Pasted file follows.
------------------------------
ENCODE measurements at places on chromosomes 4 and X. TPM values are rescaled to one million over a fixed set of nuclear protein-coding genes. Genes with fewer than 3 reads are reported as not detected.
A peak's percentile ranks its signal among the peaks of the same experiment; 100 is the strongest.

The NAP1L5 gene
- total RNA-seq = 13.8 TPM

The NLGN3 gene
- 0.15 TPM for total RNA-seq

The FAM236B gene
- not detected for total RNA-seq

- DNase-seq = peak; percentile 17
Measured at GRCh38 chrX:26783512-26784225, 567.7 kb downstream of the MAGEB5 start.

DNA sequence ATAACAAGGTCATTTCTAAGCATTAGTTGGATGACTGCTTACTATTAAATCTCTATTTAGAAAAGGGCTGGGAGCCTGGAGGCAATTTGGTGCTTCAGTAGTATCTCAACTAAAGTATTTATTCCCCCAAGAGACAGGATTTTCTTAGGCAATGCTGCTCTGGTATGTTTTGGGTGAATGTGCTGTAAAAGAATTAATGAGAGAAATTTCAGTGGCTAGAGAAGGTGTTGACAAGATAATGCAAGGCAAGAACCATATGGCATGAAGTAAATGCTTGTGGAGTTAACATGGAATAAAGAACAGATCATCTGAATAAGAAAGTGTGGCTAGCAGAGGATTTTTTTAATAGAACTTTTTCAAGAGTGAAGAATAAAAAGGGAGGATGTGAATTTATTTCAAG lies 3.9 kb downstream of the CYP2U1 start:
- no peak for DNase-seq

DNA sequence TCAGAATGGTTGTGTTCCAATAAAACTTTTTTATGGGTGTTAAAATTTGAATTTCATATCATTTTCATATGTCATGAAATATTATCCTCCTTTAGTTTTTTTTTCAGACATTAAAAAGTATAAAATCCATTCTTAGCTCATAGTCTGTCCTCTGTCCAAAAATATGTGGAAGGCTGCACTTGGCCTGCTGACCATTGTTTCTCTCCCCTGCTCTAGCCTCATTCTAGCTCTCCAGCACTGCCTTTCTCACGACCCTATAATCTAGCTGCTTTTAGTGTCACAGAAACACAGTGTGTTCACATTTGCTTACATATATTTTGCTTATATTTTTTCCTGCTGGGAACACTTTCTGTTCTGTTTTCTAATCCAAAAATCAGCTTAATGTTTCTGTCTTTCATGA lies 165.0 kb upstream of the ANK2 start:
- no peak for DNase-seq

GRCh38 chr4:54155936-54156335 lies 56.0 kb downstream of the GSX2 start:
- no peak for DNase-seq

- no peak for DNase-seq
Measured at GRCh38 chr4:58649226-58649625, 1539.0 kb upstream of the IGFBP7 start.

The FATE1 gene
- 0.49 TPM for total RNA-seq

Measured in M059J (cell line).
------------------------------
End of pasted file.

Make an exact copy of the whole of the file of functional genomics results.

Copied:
ENCODE measurements at places on chromosomes 4 and X. TPM values are rescaled to one million over a fixed set of nuclear protein-coding genes. Genes with fewer than 3 reads are reported as not detected.
A peak's percentile ranks its signal among the peaks of the same experiment; 100 is the strongest.

The NAP1L5 gene
- total RNA-seq = 13.8 TPM

The NLGN3 gene
- 0.15 TPM for total RNA-seq

The FAM236B gene
- not detected for total RNA-seq

- DNase-seq = peak; percentile 17
Measured at GRCh38 chrX:26783512-26784225, 567.7 kb downstream of the MAGEB5 start.

DNA sequence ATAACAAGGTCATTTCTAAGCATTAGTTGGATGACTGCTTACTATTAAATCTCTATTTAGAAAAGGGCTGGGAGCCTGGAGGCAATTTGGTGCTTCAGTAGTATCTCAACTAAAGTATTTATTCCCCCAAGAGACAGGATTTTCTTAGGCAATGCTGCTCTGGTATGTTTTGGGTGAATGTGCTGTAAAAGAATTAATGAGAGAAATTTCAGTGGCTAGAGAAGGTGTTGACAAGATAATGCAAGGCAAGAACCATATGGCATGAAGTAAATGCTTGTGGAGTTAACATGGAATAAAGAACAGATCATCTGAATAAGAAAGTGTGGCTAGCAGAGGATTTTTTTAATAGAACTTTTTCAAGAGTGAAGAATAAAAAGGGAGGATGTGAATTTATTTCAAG lies 3.9 kb downstream of the CYP2U1 start:
- no peak for DNase-seq

DNA sequence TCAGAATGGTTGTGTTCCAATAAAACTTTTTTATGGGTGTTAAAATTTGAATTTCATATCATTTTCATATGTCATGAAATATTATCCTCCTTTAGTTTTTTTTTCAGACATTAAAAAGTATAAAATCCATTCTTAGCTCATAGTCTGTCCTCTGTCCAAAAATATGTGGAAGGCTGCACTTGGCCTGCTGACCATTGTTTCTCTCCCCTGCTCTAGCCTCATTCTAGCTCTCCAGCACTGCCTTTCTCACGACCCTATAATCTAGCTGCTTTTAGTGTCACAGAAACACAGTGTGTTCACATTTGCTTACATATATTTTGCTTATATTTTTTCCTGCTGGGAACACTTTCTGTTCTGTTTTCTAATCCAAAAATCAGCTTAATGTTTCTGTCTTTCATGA lies 165.0 kb upstream of the ANK2 start:
- no peak for DNase-seq

GRCh38 chr4:54155936-54156335 lies 56.0 kb downstream of the GSX2 start:
- no peak for DNase-seq

- no peak for DNase-seq
Measured at GRCh38 chr4:58649226-58649625, 1539.0 kb upstream of the IGFBP7 start.

The FATE1 gene
- 0.49 TPM for total RNA-seq

Measured in M059J (cell line).